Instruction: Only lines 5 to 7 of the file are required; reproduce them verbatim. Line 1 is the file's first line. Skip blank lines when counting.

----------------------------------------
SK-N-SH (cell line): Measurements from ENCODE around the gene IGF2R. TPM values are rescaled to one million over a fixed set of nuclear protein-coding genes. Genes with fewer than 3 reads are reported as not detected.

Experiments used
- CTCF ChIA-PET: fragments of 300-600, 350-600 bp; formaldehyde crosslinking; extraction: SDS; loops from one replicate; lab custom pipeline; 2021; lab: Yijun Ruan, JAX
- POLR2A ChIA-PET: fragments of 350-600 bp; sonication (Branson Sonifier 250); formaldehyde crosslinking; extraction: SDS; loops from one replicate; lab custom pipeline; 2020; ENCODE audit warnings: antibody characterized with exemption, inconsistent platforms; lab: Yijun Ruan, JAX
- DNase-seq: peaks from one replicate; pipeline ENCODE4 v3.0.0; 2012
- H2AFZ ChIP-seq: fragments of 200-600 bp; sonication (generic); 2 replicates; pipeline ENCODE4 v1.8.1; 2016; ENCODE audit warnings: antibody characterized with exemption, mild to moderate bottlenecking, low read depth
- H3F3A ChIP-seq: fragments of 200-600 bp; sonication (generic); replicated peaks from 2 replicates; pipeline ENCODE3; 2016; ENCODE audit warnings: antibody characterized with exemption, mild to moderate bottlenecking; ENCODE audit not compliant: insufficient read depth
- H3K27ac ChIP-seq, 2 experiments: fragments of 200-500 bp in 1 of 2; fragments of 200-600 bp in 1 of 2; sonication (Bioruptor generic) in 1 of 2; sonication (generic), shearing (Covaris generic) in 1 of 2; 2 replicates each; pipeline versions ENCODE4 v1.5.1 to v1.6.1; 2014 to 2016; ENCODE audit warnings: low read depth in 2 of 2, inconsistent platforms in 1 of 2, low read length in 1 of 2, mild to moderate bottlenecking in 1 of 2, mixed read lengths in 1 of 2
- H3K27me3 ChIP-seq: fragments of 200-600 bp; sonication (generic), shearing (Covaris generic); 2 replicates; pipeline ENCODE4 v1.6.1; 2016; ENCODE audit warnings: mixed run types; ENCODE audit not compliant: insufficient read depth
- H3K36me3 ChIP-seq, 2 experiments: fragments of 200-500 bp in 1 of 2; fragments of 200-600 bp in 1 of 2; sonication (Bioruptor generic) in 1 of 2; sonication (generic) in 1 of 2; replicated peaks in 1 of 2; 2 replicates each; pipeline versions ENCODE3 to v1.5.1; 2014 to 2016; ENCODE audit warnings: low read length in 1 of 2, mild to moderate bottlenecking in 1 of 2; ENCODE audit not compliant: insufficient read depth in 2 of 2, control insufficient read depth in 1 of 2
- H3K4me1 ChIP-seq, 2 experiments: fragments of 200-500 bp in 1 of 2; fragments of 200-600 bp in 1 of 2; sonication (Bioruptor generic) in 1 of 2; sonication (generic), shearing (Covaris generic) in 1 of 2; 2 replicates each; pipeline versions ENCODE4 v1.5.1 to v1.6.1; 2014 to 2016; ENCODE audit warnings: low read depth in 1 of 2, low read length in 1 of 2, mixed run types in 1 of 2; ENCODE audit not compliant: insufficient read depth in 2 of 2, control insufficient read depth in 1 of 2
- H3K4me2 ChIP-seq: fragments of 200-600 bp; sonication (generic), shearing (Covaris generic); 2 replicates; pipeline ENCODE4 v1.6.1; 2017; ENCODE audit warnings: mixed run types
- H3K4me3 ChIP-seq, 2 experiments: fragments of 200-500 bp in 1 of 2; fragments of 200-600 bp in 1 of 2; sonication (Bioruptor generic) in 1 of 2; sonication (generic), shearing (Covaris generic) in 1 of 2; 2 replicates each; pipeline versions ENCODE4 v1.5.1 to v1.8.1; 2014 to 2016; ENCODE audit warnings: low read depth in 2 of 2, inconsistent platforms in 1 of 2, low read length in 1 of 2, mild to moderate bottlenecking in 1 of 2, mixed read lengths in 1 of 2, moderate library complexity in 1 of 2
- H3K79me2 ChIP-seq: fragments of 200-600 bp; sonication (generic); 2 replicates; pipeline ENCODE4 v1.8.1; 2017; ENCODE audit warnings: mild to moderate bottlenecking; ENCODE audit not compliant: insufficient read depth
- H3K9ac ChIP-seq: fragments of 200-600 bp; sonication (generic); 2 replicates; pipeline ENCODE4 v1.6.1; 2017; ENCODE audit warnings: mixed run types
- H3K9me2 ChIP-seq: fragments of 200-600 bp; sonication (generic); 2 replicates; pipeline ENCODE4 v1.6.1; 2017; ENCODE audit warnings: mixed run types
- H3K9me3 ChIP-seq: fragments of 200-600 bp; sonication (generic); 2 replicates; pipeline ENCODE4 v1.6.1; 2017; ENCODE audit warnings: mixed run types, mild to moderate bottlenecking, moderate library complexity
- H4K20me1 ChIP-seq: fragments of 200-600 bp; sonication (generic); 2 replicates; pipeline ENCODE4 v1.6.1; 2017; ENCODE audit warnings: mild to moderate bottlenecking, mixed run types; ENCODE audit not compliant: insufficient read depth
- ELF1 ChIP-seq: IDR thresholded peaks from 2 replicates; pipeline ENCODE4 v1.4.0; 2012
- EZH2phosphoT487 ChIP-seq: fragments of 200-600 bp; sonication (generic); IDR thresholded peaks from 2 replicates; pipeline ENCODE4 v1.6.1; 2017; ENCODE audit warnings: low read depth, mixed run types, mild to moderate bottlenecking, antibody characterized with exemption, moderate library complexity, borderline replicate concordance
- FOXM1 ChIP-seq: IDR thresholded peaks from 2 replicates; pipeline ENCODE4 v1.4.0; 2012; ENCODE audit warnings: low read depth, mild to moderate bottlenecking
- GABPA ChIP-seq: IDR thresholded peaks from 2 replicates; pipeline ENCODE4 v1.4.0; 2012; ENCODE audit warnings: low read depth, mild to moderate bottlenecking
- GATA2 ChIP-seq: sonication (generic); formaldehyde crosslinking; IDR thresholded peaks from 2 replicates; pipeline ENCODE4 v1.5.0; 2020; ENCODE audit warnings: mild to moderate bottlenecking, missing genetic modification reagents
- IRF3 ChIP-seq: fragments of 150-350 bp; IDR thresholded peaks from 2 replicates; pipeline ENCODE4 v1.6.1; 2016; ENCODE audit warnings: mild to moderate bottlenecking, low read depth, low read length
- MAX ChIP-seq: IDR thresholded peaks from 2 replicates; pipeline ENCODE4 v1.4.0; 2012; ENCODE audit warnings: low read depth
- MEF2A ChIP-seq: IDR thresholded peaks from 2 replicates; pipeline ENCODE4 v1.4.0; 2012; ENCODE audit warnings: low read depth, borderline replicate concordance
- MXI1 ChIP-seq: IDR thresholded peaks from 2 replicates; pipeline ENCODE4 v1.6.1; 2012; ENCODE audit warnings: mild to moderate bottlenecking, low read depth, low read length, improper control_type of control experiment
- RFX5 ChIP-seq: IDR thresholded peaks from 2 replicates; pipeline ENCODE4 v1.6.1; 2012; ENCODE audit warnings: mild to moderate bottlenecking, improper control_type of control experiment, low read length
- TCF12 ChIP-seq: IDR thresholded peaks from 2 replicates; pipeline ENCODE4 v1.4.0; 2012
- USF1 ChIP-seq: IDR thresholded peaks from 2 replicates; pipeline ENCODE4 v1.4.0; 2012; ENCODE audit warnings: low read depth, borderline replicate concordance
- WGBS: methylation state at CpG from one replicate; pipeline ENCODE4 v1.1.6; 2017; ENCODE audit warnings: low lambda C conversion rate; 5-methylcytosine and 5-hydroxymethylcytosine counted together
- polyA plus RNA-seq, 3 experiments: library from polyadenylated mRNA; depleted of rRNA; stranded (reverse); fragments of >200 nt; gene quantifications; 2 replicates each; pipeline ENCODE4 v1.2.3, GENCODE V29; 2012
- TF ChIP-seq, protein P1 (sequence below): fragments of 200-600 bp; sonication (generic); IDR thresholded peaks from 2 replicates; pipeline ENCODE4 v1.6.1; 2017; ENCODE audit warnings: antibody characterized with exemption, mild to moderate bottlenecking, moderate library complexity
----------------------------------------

- DNase-seq: peaks from one replicate; pipeline ENCODE4 v3.0.0; 2012
- H2AFZ ChIP-seq: fragments of 200-600 bp; sonication (generic); 2 replicates; pipeline ENCODE4 v1.8.1; 2016; ENCODE audit warnings: antibody characterized with exemption, mild to moderate bottlenecking, low read depth
- H3F3A ChIP-seq: fragments of 200-600 bp; sonication (generic); replicated peaks from 2 replicates; pipeline ENCODE3; 2016; ENCODE audit warnings: antibody characterized with exemption, mild to moderate bottlenecking; ENCODE audit not compliant: insufficient read depth